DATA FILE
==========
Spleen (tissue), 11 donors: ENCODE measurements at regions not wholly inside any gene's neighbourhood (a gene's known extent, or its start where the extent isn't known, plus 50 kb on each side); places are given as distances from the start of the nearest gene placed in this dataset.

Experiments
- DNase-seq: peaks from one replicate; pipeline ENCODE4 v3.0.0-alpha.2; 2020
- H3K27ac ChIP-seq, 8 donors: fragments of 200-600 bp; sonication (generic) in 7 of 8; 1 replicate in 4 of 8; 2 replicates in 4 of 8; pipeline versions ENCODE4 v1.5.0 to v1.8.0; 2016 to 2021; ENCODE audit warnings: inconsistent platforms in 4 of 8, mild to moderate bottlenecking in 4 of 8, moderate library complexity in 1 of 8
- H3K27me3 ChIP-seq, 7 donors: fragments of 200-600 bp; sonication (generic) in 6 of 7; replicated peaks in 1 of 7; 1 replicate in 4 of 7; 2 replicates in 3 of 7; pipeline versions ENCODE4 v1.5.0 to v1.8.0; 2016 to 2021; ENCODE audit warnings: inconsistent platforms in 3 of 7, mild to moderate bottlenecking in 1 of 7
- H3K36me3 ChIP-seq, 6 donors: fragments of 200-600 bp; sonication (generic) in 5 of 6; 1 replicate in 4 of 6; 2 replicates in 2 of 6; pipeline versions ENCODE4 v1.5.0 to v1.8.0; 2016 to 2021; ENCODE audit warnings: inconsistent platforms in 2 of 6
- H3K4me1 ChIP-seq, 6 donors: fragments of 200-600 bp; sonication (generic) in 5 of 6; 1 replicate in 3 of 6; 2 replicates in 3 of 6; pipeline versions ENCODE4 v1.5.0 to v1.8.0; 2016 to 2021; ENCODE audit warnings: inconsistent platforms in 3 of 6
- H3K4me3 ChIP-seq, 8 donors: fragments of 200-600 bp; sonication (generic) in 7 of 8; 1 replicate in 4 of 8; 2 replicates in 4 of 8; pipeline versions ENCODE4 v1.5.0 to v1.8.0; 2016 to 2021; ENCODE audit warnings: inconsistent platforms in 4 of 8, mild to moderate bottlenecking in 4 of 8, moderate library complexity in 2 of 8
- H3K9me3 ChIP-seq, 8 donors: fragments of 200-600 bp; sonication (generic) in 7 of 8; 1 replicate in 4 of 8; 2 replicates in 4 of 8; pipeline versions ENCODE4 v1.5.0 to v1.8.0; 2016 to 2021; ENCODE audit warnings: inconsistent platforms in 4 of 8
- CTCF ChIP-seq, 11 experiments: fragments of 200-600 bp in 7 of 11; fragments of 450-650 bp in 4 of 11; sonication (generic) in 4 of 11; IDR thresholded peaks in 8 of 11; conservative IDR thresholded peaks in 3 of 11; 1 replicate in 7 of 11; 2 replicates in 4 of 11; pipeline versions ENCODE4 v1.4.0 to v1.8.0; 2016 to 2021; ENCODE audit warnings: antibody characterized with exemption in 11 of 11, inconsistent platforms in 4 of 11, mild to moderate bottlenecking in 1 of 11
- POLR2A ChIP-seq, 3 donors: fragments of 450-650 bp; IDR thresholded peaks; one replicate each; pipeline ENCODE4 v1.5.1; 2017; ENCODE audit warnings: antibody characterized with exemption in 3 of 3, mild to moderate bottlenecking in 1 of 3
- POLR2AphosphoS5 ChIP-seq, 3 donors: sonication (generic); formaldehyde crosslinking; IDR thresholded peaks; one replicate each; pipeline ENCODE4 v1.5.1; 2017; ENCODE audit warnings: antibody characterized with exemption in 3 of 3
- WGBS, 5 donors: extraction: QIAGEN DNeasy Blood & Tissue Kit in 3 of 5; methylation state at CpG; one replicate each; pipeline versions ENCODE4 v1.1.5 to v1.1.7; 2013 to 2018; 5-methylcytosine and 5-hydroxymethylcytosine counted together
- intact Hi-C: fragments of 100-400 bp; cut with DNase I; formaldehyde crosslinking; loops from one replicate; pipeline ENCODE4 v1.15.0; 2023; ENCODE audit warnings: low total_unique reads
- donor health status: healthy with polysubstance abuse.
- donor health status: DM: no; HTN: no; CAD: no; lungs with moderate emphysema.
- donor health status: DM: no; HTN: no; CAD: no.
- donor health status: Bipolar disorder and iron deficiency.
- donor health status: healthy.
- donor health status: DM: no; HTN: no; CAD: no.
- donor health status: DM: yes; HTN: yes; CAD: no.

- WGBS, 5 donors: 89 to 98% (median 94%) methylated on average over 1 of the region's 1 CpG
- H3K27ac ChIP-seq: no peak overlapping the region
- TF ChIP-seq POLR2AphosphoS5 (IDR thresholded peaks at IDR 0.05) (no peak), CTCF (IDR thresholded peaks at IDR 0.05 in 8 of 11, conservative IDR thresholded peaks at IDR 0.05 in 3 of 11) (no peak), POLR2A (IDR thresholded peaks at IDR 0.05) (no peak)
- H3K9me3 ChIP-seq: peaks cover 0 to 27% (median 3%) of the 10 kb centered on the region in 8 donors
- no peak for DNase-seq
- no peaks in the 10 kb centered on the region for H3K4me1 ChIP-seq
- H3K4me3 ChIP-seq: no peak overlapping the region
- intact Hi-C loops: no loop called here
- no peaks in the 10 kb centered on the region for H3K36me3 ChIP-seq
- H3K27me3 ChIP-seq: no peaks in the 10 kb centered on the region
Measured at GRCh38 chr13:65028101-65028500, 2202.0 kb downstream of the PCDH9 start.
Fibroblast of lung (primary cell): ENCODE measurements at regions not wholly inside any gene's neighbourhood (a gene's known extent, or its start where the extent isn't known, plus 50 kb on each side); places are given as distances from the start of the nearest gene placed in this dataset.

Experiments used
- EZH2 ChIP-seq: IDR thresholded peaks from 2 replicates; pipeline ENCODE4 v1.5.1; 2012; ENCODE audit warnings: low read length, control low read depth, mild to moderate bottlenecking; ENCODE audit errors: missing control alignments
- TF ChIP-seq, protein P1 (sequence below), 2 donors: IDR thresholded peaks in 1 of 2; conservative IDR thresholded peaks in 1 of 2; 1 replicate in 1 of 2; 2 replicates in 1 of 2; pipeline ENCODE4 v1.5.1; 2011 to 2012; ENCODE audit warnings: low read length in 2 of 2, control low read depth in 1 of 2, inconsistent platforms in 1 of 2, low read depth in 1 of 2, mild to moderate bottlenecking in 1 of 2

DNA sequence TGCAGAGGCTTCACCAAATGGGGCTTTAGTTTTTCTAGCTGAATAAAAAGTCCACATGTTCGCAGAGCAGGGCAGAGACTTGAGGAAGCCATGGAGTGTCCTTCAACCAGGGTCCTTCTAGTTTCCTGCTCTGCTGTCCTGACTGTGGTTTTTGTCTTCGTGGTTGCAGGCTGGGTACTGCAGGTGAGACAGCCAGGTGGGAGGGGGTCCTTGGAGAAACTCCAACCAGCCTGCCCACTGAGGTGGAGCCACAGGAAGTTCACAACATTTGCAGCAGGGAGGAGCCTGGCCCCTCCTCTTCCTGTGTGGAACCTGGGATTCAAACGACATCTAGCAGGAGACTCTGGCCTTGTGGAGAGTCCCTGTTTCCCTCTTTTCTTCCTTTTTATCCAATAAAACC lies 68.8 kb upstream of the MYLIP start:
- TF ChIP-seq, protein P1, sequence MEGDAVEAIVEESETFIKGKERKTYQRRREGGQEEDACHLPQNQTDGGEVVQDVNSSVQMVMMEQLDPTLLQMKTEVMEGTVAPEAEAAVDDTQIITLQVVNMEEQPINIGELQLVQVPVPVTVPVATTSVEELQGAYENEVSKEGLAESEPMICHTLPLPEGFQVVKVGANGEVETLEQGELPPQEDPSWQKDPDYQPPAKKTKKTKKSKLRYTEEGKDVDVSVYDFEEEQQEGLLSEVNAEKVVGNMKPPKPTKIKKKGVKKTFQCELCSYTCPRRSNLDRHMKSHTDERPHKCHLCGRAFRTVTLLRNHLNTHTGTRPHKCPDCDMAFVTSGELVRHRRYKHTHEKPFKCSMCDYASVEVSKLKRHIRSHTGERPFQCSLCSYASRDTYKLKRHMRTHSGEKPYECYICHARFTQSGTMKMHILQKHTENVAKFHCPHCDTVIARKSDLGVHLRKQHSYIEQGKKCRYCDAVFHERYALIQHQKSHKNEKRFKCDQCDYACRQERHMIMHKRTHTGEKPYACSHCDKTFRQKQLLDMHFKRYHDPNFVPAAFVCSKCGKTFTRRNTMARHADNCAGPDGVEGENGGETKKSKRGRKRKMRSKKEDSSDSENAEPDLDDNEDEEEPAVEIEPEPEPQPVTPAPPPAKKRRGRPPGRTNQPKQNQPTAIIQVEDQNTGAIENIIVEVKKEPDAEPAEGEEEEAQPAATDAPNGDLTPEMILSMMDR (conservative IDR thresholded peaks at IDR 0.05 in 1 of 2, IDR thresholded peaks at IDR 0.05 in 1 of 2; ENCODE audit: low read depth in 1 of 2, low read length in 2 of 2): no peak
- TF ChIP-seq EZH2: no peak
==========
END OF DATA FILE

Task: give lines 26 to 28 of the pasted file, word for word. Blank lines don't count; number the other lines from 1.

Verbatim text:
- no peak for DNase-seq
- no peaks in the 10 kb centered on the region for H3K4me1 ChIP-seq
- H3K4me3 ChIP-seq: no peak overlapping the region